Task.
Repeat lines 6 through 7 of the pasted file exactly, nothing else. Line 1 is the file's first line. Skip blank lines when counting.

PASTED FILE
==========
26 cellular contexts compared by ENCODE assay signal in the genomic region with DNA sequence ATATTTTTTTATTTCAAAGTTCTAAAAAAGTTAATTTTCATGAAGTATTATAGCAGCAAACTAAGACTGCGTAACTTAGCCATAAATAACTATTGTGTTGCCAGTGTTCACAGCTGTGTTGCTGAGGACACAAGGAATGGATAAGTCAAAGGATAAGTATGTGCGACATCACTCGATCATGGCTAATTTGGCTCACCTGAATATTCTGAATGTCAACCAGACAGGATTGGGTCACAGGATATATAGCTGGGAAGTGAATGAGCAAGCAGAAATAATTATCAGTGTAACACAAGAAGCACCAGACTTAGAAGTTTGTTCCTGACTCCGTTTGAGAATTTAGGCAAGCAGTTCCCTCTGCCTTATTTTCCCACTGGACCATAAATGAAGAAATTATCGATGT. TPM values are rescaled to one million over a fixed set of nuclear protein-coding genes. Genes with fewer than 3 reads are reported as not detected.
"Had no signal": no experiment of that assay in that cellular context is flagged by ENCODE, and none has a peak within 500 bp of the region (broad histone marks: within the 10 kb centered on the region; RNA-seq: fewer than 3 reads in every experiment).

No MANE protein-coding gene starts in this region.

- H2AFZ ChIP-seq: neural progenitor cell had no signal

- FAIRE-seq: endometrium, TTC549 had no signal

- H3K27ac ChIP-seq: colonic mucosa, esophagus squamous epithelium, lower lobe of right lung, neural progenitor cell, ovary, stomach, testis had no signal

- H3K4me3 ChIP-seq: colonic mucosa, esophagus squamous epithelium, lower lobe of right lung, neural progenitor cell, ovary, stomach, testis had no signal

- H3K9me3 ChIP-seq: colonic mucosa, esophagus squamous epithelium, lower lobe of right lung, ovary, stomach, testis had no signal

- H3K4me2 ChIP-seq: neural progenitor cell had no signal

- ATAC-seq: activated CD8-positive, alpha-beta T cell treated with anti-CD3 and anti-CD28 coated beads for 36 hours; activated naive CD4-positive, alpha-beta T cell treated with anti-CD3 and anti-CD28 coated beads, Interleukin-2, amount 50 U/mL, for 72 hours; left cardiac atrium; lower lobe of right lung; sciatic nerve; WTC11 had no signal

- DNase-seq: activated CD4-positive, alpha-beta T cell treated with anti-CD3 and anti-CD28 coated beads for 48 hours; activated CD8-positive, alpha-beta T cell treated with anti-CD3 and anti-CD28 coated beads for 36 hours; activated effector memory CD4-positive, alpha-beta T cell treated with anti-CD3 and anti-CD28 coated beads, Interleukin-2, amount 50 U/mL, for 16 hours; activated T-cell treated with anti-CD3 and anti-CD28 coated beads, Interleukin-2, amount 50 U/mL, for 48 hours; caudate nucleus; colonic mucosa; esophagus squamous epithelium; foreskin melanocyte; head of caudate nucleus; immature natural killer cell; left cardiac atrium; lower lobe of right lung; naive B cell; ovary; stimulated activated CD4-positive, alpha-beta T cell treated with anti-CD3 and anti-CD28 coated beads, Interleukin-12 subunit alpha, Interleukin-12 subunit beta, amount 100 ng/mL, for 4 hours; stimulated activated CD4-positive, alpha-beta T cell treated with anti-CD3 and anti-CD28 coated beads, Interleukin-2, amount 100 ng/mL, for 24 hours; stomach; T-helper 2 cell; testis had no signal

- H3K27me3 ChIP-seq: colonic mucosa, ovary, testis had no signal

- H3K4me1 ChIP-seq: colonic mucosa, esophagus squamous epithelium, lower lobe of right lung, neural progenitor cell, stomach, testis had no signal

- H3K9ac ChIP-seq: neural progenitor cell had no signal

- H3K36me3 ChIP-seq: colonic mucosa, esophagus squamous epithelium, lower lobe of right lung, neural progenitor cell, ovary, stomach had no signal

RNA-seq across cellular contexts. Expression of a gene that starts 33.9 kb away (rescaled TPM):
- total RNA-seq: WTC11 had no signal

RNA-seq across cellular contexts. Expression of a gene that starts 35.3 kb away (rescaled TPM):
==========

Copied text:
- H3K27ac ChIP-seq: colonic mucosa, esophagus squamous epithelium, lower lobe of right lung, neural progenitor cell, ovary, stomach, testis had no signal

- H3K4me3 ChIP-seq: colonic mucosa, esophagus squamous epithelium, lower lobe of right lung, neural progenitor cell, ovary, stomach, testis had no signal